The realization that the operating instructions codified in DNA are of central importance for all processes inside the plant placed it at the center of scientific research. New techniques were developed that enabled the isolation and copying of DNA and which allowed researchers to reveal the sequence of the A, C, G, and T bases. Scientists succeeded in sequencing the entire genome of the model plant thale cress, or Arabidopis thaliana in Latin, in the year 2000. The word “genome”, which originated in the 1970s, is a combination of the terms gene and chromosome and denotes the entire genetic material of an organism.
Rice, one of the most important food crops worldwide, was the next to be sequenced. The DNA sequences of a whole host of further cultivated plants, like the potato and rapeseed, are now also available. Environmental stimuli and developmental status influence the expression of the traits and properties of an organism. The growing understanding of how a gene is constructed, what the functional units are, and how it is “read” and converted (transcription) into the “protagonists”, the proteins, or how these processes are inhibited or prevented, enables new findings regarding how plants respond to stimuli.
In this way, not only did base sequences and the functional definition of genes become the focus of research, but also, the investigation of the ribonucleic acids (RNA), the regulation of proteins and the measurement of metabolic products (metabolites).
What is meant by genetic engineering and what role does it play in plant research?
Words aid in the understanding of foreign languages
Genetic engineering includes all those methods that are concerned with the isolation, characterization, propagation, alteration, and recombination of genetic material. The foundation for these methods was laid by phage and bacterial research that was carried out from the 1930s to the 1960s. Figuratively speaking, genetic engineering describes a method which enables the available vocabulary (the genetic material) to be expanded (through the addition of genes), forgotten words to be activated (through the switching on of genes) and other words to be eliminated from the active vocabulary (through switching off genes). This is possible because the genetic code is universal, that is, the genetic information of all organisms speaks the same language and uses the same letters: A, C, G, T.
Methods of genetic engineering and molecular biology are used as tools in all fields of research worldwide in order to try to understand the secrets of plants. By transferring a new gene into a plant or by switching individual genes on or off, the function of a particular gene can be determined. In this way, for example, a gene that is assumed to confer drought tolerance can be isolated from a drought-tolerant plant and introduced into an experimental plant.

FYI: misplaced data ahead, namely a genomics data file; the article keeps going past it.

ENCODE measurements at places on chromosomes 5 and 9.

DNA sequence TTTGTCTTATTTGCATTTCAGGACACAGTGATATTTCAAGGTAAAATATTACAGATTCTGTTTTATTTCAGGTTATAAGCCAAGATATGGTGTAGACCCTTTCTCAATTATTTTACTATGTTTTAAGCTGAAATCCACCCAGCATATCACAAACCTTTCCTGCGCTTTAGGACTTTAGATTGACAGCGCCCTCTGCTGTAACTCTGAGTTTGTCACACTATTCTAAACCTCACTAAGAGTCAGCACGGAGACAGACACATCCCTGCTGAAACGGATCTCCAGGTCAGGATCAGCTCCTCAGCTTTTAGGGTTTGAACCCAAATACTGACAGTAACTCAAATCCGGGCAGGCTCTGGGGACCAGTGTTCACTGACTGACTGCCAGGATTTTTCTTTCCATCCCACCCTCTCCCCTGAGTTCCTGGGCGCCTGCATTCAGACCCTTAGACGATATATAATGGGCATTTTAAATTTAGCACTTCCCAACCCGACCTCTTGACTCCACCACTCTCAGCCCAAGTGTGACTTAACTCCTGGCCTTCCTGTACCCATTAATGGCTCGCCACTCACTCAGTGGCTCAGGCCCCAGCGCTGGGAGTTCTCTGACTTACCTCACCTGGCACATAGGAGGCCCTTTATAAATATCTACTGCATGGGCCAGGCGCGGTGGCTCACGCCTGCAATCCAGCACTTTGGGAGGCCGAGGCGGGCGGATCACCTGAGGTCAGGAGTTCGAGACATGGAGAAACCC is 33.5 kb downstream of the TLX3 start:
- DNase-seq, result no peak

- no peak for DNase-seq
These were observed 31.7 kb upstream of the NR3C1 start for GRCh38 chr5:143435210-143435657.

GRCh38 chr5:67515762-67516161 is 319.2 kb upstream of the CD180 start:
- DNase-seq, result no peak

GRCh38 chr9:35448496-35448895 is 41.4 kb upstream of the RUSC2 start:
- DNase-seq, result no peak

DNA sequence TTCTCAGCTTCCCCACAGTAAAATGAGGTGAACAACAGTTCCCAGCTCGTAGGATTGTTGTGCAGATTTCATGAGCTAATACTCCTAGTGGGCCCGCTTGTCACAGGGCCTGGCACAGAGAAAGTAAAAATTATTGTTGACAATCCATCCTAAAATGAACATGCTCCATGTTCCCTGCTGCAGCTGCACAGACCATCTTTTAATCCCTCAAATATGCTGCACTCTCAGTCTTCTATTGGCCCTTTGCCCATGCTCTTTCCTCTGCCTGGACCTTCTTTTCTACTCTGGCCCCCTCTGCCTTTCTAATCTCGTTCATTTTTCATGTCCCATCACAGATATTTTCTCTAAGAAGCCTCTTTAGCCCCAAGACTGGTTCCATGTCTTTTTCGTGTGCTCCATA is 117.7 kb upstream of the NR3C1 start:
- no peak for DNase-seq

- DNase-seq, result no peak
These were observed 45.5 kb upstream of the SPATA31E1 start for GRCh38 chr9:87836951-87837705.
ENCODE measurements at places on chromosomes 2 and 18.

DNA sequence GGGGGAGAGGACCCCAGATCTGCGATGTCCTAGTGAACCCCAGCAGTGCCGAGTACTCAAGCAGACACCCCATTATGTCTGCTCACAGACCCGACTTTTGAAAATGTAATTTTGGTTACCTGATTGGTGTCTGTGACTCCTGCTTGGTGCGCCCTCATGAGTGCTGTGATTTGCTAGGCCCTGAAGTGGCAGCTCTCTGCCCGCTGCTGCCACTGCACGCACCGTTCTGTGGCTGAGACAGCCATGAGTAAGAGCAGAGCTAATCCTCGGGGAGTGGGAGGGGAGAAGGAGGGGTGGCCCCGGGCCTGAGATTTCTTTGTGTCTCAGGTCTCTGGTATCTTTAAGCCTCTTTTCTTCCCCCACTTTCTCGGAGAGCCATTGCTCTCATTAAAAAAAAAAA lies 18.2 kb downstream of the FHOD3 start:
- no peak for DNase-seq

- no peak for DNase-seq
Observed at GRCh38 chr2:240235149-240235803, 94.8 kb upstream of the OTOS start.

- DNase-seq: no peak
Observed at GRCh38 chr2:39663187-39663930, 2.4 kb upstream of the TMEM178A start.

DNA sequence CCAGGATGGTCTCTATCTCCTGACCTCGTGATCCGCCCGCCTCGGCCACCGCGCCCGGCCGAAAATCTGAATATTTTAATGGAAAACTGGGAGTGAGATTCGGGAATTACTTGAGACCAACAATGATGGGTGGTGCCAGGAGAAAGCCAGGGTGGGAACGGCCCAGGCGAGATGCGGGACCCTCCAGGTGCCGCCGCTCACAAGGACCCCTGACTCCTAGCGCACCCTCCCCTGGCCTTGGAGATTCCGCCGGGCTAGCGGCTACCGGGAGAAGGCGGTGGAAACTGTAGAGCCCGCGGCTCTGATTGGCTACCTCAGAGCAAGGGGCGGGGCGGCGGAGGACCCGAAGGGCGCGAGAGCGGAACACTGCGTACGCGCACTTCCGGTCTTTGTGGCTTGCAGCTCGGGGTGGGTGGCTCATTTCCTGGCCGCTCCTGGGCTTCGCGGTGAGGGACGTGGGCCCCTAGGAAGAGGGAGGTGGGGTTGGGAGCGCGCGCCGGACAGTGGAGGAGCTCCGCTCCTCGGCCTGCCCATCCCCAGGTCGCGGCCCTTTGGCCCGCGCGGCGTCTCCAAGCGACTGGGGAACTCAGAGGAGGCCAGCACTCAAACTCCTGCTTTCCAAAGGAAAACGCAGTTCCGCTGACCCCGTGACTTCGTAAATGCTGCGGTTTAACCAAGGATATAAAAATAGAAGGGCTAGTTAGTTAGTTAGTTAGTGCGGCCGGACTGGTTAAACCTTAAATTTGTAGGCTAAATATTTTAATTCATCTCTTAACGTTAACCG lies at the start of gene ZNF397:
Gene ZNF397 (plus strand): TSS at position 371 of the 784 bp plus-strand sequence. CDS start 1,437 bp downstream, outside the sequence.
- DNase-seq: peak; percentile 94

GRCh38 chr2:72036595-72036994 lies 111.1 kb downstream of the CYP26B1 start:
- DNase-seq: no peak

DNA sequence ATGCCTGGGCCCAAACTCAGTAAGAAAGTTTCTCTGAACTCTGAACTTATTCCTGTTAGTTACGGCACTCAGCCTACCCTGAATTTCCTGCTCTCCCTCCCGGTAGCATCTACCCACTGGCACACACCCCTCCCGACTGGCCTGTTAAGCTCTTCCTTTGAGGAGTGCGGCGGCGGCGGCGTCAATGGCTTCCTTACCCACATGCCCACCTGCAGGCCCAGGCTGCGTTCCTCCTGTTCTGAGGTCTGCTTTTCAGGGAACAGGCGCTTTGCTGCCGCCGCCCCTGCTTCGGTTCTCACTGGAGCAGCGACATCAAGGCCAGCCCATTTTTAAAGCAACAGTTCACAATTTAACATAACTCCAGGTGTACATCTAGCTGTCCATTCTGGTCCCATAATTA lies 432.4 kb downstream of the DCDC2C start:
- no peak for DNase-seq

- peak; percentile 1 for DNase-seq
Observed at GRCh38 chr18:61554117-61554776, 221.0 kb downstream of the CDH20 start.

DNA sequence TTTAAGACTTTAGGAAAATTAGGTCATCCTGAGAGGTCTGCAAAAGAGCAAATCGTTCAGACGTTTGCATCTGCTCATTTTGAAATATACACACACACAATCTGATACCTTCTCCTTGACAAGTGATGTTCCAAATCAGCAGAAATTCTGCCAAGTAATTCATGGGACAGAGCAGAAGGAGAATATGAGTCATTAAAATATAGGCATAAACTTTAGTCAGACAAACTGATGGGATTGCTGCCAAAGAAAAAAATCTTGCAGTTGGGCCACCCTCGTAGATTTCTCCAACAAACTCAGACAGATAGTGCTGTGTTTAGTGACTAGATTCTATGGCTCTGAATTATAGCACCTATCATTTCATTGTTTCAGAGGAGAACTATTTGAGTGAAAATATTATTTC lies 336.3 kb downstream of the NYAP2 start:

If this plant now exhibits drought resistance in comparison to a control plant, then this proves that the investigated gene does indeed confer the ability to manage with only small quantities of water. In the past years, methods of genetic engineering have become increasingly sophisticated and refined. Today, it is possible to generate very precise changes (mutations) in the genetic material, similar to those that occur in nature. The new techniques are, owing to their high precision, collectively termed “Genome Editing”. (Ask the Grape, Part 2 - coming soon).
Why are mathematics and informatics needed in plant research?
“Big Data” in plant research
Nowadays, it is no longer just individual genes that are investigated: new technologies enable the investigation of different types of RNA, of reading and translation processes (transcription, translation (Ask the Grape, Part 1), proteins, or the various components that make up a plant. For these different fields, the terms genomics, transcriptomics, proteomics, and metabolomics have been coined. The suffix -omics signals that the respective component is being analyzed in its entirety. Furthermore, enzyme activities and individual cells are also investigated with the most modern laser and microscopy techniques. Many of the steps in the analysis have not only been improved but now also automated, e.g., through pipetting robots, enabling ever-increasing amounts of data to be generated in ever-shorter timeframes. These data are saved in large databases. The data are evaluated with the use of different statistical methods and are used to construct mathematical models of different processes, an approach that requires mathematicians, informaticians and physicists to work closely with biologists. The aim of such an approach is, among others, to enable predictions regarding the response of plants to changing environmental conditions such as rising temperatures or increasing atmospheric concentrations of CO2. The accuracy of the prediction is then tested in experiments and can be applied to other plants or conditions. This holistic approach is known as systems biology.
Why are experimental releases carried out?
Verification of laboratory results
An experimental release is the cultivation of genetically modified (GM) plants in the field. Such releases are carried out to verify under natural conditions results that have been achieved in greenhouses. In the field, factors which cannot be adequately simulated in the greenhouse, such as aridity, solar radiation, disease conditions or pest infestation, exert their effects. The interactions between plants and the environment can only be definitively clarified under field conditions.
An experimental release requires an application to the German Federal Office of Consumer Protection and Food Safety. The decision regarding the application is taken together with additional authorities and with the participation of the general public. An experimental release is only then approved when it poses no risk to humans and the environment. No experimental releases have taken place in Germany since the year 2012 because of the deliberate destruction and occupation of fields by militant opponents of genetic engineering.